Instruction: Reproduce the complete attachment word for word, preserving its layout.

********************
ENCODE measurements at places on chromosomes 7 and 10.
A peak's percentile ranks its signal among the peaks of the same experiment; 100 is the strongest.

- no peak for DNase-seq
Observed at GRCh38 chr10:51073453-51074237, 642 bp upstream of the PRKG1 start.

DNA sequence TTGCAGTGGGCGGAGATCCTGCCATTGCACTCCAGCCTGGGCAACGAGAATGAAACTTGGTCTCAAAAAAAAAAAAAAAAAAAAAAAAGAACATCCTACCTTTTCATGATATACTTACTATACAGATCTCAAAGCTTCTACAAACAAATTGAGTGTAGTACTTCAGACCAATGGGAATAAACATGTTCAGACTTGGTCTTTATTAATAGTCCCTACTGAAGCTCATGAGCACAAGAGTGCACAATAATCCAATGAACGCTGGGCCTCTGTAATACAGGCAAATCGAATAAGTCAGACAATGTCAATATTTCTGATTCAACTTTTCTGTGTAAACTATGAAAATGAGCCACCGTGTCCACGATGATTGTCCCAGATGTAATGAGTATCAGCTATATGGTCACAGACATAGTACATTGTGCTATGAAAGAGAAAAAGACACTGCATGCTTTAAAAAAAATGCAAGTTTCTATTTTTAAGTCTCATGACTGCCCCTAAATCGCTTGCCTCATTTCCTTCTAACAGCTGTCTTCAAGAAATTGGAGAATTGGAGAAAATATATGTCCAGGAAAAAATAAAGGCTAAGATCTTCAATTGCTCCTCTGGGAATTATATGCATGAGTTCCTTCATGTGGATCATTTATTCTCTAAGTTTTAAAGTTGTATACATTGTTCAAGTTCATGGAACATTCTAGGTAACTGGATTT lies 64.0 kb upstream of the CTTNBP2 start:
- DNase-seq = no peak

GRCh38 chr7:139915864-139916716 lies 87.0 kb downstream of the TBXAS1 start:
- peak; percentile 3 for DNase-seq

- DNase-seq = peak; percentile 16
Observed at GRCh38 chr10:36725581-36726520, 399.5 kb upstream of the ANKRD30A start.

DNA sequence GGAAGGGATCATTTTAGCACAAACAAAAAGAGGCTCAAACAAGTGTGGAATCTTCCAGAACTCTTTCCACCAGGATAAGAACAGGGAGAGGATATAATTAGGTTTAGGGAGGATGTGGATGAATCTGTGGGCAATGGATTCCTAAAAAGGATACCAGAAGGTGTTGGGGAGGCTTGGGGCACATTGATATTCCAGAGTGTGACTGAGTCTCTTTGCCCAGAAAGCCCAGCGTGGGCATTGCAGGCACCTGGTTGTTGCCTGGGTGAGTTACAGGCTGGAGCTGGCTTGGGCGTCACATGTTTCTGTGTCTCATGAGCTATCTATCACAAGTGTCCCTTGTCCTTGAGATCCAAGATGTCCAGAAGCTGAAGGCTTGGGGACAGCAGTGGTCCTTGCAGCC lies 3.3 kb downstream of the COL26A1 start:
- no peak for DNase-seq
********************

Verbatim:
ENCODE measurements at places on chromosomes 7 and 10.
A peak's percentile ranks its signal among the peaks of the same experiment; 100 is the strongest.

- no peak for DNase-seq
Observed at GRCh38 chr10:51073453-51074237, 642 bp upstream of the PRKG1 start.

DNA sequence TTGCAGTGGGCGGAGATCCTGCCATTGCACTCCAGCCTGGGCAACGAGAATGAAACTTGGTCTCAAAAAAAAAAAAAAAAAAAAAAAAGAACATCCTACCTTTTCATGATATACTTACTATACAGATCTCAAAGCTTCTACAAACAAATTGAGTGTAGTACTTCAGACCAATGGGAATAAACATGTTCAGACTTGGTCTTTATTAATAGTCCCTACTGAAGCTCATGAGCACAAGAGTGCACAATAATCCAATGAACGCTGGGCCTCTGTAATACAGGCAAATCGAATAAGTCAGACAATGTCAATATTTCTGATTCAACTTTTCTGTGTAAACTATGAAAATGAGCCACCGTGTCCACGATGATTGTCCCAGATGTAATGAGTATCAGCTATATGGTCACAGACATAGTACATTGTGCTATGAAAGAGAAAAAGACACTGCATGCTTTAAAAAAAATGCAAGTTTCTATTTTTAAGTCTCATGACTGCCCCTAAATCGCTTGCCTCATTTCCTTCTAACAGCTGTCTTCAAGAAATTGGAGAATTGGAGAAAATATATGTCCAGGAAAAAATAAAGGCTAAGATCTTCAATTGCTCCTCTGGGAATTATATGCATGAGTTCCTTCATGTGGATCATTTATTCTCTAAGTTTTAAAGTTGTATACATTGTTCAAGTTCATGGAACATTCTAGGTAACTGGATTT lies 64.0 kb upstream of the CTTNBP2 start:
- DNase-seq = no peak

GRCh38 chr7:139915864-139916716 lies 87.0 kb downstream of the TBXAS1 start:
- peak; percentile 3 for DNase-seq

- DNase-seq = peak; percentile 16
Observed at GRCh38 chr10:36725581-36726520, 399.5 kb upstream of the ANKRD30A start.

DNA sequence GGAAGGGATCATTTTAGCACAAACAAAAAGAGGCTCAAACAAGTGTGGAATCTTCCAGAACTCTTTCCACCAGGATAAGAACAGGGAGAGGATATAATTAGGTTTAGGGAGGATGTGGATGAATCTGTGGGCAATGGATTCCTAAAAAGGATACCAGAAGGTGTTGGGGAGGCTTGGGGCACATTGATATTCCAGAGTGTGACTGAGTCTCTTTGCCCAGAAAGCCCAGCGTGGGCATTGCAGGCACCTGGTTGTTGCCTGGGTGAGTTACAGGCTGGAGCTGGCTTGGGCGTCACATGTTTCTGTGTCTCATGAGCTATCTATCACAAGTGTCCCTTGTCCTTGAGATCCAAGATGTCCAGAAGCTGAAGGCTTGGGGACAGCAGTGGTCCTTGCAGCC lies 3.3 kb downstream of the COL26A1 start:
- no peak for DNase-seq